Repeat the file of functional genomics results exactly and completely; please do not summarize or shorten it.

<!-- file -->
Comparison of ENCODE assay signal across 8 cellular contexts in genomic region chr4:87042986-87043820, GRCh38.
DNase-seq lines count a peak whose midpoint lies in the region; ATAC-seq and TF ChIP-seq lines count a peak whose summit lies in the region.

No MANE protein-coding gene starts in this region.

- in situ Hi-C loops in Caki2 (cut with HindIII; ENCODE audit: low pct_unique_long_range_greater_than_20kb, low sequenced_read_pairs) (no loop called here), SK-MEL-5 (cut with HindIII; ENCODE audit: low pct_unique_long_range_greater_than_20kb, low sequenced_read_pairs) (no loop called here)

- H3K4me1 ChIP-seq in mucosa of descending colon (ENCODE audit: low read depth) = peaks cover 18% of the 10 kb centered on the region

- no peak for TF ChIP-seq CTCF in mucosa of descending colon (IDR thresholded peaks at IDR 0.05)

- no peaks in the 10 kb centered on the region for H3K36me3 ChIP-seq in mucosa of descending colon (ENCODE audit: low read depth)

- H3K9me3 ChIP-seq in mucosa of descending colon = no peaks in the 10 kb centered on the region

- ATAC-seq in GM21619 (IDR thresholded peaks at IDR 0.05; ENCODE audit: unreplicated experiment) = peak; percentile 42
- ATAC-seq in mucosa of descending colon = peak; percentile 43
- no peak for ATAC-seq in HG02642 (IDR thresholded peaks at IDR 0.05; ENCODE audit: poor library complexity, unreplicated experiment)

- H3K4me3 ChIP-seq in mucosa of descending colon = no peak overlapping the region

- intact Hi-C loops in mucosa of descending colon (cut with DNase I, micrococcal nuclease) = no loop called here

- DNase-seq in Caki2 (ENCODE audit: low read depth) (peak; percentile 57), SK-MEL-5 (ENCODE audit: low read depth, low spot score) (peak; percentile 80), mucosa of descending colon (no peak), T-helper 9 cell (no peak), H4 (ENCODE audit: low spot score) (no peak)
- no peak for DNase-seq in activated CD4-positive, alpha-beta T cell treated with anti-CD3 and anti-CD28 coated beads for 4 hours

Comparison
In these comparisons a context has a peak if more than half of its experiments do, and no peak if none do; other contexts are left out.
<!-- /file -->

Comparison of ENCODE assay signal across 8 cellular contexts in genomic region chr4:87042986-87043820, GRCh38.
DNase-seq lines count a peak whose midpoint lies in the region; ATAC-seq and TF ChIP-seq lines count a peak whose summit lies in the region.

No MANE protein-coding gene starts in this region.

- in situ Hi-C loops in Caki2 (cut with HindIII; ENCODE audit: low pct_unique_long_range_greater_than_20kb, low sequenced_read_pairs) (no loop called here), SK-MEL-5 (cut with HindIII; ENCODE audit: low pct_unique_long_range_greater_than_20kb, low sequenced_read_pairs) (no loop called here)

- H3K4me1 ChIP-seq in mucosa of descending colon (ENCODE audit: low read depth) = peaks cover 18% of the 10 kb centered on the region

- no peak for TF ChIP-seq CTCF in mucosa of descending colon (IDR thresholded peaks at IDR 0.05)

- no peaks in the 10 kb centered on the region for H3K36me3 ChIP-seq in mucosa of descending colon (ENCODE audit: low read depth)

- H3K9me3 ChIP-seq in mucosa of descending colon = no peaks in the 10 kb centered on the region

- ATAC-seq in GM21619 (IDR thresholded peaks at IDR 0.05; ENCODE audit: unreplicated experiment) = peak; percentile 42
- ATAC-seq in mucosa of descending colon = peak; percentile 43
- no peak for ATAC-seq in HG02642 (IDR thresholded peaks at IDR 0.05; ENCODE audit: poor library complexity, unreplicated experiment)

- H3K4me3 ChIP-seq in mucosa of descending colon = no peak overlapping the region

- intact Hi-C loops in mucosa of descending colon (cut with DNase I, micrococcal nuclease) = no loop called here

- DNase-seq in Caki2 (ENCODE audit: low read depth) (peak; percentile 57), SK-MEL-5 (ENCODE audit: low read depth, low spot score) (peak; percentile 80), mucosa of descending colon (no peak), T-helper 9 cell (no peak), H4 (ENCODE audit: low spot score) (no peak)
- no peak for DNase-seq in activated CD4-positive, alpha-beta T cell treated with anti-CD3 and anti-CD28 coated beads for 4 hours

Comparison
In these comparisons a context has a peak if more than half of its experiments do, and no peak if none do; other contexts are left out.